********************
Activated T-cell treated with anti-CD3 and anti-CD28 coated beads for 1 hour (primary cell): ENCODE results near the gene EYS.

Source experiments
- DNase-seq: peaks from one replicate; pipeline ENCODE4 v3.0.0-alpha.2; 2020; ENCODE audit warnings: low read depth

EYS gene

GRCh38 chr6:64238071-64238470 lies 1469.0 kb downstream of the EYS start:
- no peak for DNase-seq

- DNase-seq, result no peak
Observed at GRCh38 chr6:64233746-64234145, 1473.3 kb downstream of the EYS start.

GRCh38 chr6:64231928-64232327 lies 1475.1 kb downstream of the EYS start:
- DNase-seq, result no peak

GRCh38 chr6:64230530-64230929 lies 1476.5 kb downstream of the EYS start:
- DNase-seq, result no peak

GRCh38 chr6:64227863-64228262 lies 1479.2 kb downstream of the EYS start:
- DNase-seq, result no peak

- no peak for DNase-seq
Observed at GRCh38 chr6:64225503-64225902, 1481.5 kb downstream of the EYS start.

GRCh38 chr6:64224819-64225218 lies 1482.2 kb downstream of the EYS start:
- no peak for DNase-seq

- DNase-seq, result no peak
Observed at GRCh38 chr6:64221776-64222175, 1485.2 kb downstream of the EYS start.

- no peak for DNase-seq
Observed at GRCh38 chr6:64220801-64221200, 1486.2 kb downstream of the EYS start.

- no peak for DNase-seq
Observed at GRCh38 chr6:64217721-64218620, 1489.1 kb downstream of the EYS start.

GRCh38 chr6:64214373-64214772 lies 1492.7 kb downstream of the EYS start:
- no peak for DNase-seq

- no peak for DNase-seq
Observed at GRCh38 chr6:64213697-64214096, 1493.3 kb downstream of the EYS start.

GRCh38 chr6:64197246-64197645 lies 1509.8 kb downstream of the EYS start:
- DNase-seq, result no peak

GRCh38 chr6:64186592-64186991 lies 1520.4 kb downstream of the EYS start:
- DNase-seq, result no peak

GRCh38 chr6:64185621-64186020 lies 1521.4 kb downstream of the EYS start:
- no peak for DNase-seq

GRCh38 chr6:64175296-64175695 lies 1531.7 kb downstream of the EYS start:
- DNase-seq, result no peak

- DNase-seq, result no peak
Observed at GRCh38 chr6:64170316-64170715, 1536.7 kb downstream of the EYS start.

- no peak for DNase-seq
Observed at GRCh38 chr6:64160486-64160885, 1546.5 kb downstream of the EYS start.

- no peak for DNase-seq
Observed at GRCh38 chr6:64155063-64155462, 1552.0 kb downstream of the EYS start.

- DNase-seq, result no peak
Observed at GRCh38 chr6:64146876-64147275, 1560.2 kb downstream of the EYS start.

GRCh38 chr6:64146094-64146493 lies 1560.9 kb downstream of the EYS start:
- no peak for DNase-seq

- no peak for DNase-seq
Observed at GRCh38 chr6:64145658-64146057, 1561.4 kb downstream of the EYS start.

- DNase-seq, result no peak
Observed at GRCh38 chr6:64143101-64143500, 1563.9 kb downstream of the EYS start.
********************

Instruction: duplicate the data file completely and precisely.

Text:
Activated T-cell treated with anti-CD3 and anti-CD28 coated beads for 1 hour (primary cell): ENCODE results near the gene EYS.

Source experiments
- DNase-seq: peaks from one replicate; pipeline ENCODE4 v3.0.0-alpha.2; 2020; ENCODE audit warnings: low read depth

EYS gene

GRCh38 chr6:64238071-64238470 lies 1469.0 kb downstream of the EYS start:
- no peak for DNase-seq

- DNase-seq, result no peak
Observed at GRCh38 chr6:64233746-64234145, 1473.3 kb downstream of the EYS start.

GRCh38 chr6:64231928-64232327 lies 1475.1 kb downstream of the EYS start:
- DNase-seq, result no peak

GRCh38 chr6:64230530-64230929 lies 1476.5 kb downstream of the EYS start:
- DNase-seq, result no peak

GRCh38 chr6:64227863-64228262 lies 1479.2 kb downstream of the EYS start:
- DNase-seq, result no peak

- no peak for DNase-seq
Observed at GRCh38 chr6:64225503-64225902, 1481.5 kb downstream of the EYS start.

GRCh38 chr6:64224819-64225218 lies 1482.2 kb downstream of the EYS start:
- no peak for DNase-seq

- DNase-seq, result no peak
Observed at GRCh38 chr6:64221776-64222175, 1485.2 kb downstream of the EYS start.

- no peak for DNase-seq
Observed at GRCh38 chr6:64220801-64221200, 1486.2 kb downstream of the EYS start.

- no peak for DNase-seq
Observed at GRCh38 chr6:64217721-64218620, 1489.1 kb downstream of the EYS start.

GRCh38 chr6:64214373-64214772 lies 1492.7 kb downstream of the EYS start:
- no peak for DNase-seq

- no peak for DNase-seq
Observed at GRCh38 chr6:64213697-64214096, 1493.3 kb downstream of the EYS start.

GRCh38 chr6:64197246-64197645 lies 1509.8 kb downstream of the EYS start:
- DNase-seq, result no peak

GRCh38 chr6:64186592-64186991 lies 1520.4 kb downstream of the EYS start:
- DNase-seq, result no peak

GRCh38 chr6:64185621-64186020 lies 1521.4 kb downstream of the EYS start:
- no peak for DNase-seq

GRCh38 chr6:64175296-64175695 lies 1531.7 kb downstream of the EYS start:
- DNase-seq, result no peak

- DNase-seq, result no peak
Observed at GRCh38 chr6:64170316-64170715, 1536.7 kb downstream of the EYS start.

- no peak for DNase-seq
Observed at GRCh38 chr6:64160486-64160885, 1546.5 kb downstream of the EYS start.

- no peak for DNase-seq
Observed at GRCh38 chr6:64155063-64155462, 1552.0 kb downstream of the EYS start.

- DNase-seq, result no peak
Observed at GRCh38 chr6:64146876-64147275, 1560.2 kb downstream of the EYS start.

GRCh38 chr6:64146094-64146493 lies 1560.9 kb downstream of the EYS start:
- no peak for DNase-seq

- no peak for DNase-seq
Observed at GRCh38 chr6:64145658-64146057, 1561.4 kb downstream of the EYS start.

- DNase-seq, result no peak
Observed at GRCh38 chr6:64143101-64143500, 1563.9 kb downstream of the EYS start.